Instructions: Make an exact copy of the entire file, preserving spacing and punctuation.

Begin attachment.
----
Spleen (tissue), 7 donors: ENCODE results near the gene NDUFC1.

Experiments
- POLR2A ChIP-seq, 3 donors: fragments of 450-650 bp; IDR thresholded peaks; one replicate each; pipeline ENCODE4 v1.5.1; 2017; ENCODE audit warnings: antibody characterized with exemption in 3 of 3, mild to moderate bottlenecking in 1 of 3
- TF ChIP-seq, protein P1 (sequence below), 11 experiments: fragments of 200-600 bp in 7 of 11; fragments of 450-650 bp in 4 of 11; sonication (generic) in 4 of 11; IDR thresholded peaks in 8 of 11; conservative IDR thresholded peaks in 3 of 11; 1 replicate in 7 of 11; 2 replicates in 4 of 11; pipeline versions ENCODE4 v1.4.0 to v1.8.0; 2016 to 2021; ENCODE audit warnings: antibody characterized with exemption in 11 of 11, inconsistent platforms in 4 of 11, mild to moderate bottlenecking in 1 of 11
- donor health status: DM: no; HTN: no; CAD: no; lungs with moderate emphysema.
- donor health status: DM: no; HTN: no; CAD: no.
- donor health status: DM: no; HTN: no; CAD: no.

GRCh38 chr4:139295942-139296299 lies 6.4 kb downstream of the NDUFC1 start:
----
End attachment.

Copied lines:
Spleen (tissue), 7 donors: ENCODE results near the gene NDUFC1.

Experiments
- POLR2A ChIP-seq, 3 donors: fragments of 450-650 bp; IDR thresholded peaks; one replicate each; pipeline ENCODE4 v1.5.1; 2017; ENCODE audit warnings: antibody characterized with exemption in 3 of 3, mild to moderate bottlenecking in 1 of 3
- TF ChIP-seq, protein P1 (sequence below), 11 experiments: fragments of 200-600 bp in 7 of 11; fragments of 450-650 bp in 4 of 11; sonication (generic) in 4 of 11; IDR thresholded peaks in 8 of 11; conservative IDR thresholded peaks in 3 of 11; 1 replicate in 7 of 11; 2 replicates in 4 of 11; pipeline versions ENCODE4 v1.4.0 to v1.8.0; 2016 to 2021; ENCODE audit warnings: antibody characterized with exemption in 11 of 11, inconsistent platforms in 4 of 11, mild to moderate bottlenecking in 1 of 11
- donor health status: DM: no; HTN: no; CAD: no; lungs with moderate emphysema.
- donor health status: DM: no; HTN: no; CAD: no.
- donor health status: DM: no; HTN: no; CAD: no.

GRCh38 chr4:139295942-139296299 lies 6.4 kb downstream of the NDUFC1 start: